Fasting our patients in the critical care unit. How can we get it right?
Ella Segaran, Advanced dietitian for Critical Care, Imperial College Healthcare NHS Trust and Chair of the NAHP committee of the ICS, considers barriers to achieving nutritional targets in critical care and proposes some solutions.
On average critically ill patients only receive 50-60% of their nutritional target. As a critical care dietitian this causes me considerable frustration. I perform a detailed nutritional assessment, develop a feeding plan only to find the system is working against me. Underfeeding is associated with more infections and longer ICU and hospital stay. We know if we get it right and achieve more than 80% of the target we decrease mortality and ventilator days.
Why is it so hard to deliver nutrition targets? Evidence suggests interruption of enteral nutrition (EN) occurs on 60% of critical care days. . Culprits include fasting for theatre, extubation, tracheostomy, radiology and confirmation of nasogastric tube placement . Fasting often occurs for multiple extended periods over an ICU stay.
What is the argument for pre-procedure fasting? EN is stopped for a number of hours on the premise of avoiding aspiration of stomach contents. Whilst European and American recommendations advise on perioperative fasting for anesthesia, they are written for elective surgical patients eating food. They do not provide guidance for the fasting of intubated patients (with a theoretically protected airway) receiving EN via feeding tubes. Some argue that in these situations fasting is unnecessary as the feeding tube can be aspirated prior to procedure, thus leaving an empty stomach. Currently there is no evidence, and there are no internationally recognized guidelines, to shape our practices. We are left trying to balance the aspiration risk and the negative consequences of persistent underfeeding.
What are the direct consequences? At present, we observe varied clinical practices with in units and across the country; all resulting in extended fasting times. This is frustrating for nutrition-obsessed dietitians like me, the nurses and bad for the patients. We all hate inconsistent practices. It is also frustrating to hear a doctor saying “turn the feed off in preparation for ….”, and then not giving any guidance on how long the feed has to be off. If this is not kept in check, the patient can easily go 12- 24hrs without nutrition before someone notices.
It is also frustrating to hear a doctor saying “turn the feed off in preparation for ….”, and then not giving any guidance on how long the feed has to be off.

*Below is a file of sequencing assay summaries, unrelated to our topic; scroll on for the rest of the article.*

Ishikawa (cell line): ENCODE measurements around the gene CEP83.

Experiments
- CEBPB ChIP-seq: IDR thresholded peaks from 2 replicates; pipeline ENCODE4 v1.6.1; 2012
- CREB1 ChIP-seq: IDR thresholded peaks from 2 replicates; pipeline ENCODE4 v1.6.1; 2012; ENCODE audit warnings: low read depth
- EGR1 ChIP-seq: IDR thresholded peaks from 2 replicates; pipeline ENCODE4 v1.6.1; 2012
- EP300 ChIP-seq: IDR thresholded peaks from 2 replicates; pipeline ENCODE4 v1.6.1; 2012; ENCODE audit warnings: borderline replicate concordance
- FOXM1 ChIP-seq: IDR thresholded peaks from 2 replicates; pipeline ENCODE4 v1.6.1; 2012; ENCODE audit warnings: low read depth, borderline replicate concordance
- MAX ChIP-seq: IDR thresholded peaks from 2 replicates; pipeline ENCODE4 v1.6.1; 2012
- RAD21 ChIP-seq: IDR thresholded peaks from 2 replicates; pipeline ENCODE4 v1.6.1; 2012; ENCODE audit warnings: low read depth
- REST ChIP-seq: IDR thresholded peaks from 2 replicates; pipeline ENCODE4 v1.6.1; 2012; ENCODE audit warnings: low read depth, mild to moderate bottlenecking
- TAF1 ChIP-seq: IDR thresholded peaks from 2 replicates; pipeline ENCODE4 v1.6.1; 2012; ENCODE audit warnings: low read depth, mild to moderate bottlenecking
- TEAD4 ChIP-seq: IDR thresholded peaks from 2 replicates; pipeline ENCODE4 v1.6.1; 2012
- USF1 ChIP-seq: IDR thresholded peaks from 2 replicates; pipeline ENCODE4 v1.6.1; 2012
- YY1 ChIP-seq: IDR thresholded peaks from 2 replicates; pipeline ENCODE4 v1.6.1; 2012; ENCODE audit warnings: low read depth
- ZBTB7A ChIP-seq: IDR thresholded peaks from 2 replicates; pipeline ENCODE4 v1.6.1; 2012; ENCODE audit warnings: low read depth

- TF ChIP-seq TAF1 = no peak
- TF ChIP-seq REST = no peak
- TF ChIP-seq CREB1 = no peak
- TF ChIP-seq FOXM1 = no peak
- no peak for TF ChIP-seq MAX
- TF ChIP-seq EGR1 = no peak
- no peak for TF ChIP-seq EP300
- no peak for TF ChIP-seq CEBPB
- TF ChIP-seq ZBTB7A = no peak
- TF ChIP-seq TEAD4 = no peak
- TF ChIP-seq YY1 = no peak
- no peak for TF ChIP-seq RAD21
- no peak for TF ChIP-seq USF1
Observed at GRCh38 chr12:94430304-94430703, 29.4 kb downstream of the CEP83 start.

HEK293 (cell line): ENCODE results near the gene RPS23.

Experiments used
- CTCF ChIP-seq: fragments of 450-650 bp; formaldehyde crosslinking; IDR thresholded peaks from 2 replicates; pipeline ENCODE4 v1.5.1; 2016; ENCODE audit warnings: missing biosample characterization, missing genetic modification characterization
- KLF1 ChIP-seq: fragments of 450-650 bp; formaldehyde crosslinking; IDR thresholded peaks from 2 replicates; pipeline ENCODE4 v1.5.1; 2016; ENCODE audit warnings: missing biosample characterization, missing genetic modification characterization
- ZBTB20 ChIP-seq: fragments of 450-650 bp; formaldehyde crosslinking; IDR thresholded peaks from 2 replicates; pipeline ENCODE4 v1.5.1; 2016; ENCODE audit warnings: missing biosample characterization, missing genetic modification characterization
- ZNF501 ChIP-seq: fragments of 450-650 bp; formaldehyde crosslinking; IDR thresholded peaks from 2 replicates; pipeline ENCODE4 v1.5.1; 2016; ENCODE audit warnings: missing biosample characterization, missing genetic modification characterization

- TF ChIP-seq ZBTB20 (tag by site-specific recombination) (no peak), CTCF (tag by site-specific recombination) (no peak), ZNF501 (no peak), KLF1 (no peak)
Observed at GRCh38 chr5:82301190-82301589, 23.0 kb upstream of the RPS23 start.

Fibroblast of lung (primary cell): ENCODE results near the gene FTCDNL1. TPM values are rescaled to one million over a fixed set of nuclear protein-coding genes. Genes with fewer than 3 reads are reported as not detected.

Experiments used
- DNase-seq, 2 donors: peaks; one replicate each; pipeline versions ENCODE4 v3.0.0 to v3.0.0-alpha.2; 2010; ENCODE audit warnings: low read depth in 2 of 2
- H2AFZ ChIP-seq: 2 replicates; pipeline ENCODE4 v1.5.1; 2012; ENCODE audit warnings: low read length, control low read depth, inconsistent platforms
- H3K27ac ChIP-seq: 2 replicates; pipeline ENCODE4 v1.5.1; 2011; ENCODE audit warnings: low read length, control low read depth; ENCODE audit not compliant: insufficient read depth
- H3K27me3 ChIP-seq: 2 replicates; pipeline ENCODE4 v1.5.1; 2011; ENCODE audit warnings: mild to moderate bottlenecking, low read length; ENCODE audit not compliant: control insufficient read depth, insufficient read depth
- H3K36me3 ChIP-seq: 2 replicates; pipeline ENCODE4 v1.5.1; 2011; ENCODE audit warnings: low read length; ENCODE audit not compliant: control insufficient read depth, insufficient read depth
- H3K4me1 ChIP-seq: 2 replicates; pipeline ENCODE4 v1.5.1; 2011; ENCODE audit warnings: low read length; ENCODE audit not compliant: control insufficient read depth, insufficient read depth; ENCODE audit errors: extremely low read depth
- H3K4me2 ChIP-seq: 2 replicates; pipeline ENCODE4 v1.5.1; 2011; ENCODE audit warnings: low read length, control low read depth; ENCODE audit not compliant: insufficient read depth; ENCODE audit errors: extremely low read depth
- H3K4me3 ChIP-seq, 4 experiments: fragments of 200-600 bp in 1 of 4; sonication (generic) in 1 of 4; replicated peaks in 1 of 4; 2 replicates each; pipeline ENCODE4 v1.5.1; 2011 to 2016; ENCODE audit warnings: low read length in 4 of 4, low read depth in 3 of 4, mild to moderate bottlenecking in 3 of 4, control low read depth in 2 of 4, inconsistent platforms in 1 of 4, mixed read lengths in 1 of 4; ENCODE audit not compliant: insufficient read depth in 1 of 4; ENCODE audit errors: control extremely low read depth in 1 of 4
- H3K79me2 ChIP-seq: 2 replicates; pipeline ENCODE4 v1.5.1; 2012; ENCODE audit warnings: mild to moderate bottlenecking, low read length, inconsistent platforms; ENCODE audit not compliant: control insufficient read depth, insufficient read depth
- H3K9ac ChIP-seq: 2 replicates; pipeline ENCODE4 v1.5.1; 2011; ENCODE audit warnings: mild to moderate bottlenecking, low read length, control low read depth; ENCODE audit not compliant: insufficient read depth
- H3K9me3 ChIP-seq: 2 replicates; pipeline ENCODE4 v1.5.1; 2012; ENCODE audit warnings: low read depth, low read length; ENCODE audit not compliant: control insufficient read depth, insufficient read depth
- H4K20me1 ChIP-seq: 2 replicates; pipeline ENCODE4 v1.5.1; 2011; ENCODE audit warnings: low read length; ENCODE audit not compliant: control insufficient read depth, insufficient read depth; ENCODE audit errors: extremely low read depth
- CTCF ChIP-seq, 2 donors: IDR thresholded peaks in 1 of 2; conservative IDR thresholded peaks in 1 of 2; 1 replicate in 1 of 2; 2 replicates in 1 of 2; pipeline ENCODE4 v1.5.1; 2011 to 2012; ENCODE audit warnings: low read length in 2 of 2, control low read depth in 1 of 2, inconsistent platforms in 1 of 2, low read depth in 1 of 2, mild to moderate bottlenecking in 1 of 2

Which procedures cause the longest fasts? Extubation is probably the worst culprit as it is impossible to predict when it will occur. What normally happens (despite our guidelines stipulating a 4 hour fast), is that the junior doctors stop the feed at 4am in anticipation of extubation first thing. However, if the patient is not ready, they are given until the lunchtime ward round before the consultant gives the yay or nay. If they get the go ahead, they may be extubated by 4pm; 12hrs after the feed was originally turned off. This is the best-case scenario, as often the patient isn’t ready for extubation and at about 7pm, someone finally admits it’s not going to happen and suggests that perhaps the EN should be put back on again. The cycle repeats again the next morning. It’s not uncommon for this to go on for days. Once the patient is finally extubated, my pain and frustration is not over. Oh no. We now have to wait for days before re-starting EN just in case the patient gets re-intubated, or we wait for them to recover the ability to safely eat and drink. Is it surprising that we can only provide 50-60% of target?
Is the same fasting time necessary for all procedures? Two of the most common reasons for fasting are extubation and tracheostomy. These are often perceived as higher risk for aspiration than some other procedures, and therefore intensivists may be more reluctant to decrease fasting times, preferring to stick to the national recommendation of six hours. Procedures that do not involve manipulation of the airway in an already intubated patient, such as surgery and radiological procedures, may be viewed as lower risk and therefore clinicians might be more likely to allow a shorter fast.
There is a clear need to develop expert consensus statements on fasting for ICUs to guide clinical practice.
What can we do improve our current practice? There is a clear need to develop expert consensus statements on fasting for ICUs to guide clinical practice. This should focus on creating a pragmatic approach considering the risks and benefits of continuing EN right up until procedures commence. It is possible to make a difference. We have a ‘reduced hours fasting guideline’1 in our trust, which has been successfully used to increase EN delivery from 65% to 84% without any increase in complications.
So next time the patient you are looking after has their feed turned off for a procedure, please think about if it is necessary, and if it is how long should it be before it can be restarted.
1. Nutrition Support Guidelines for Adult Intensive Care Units.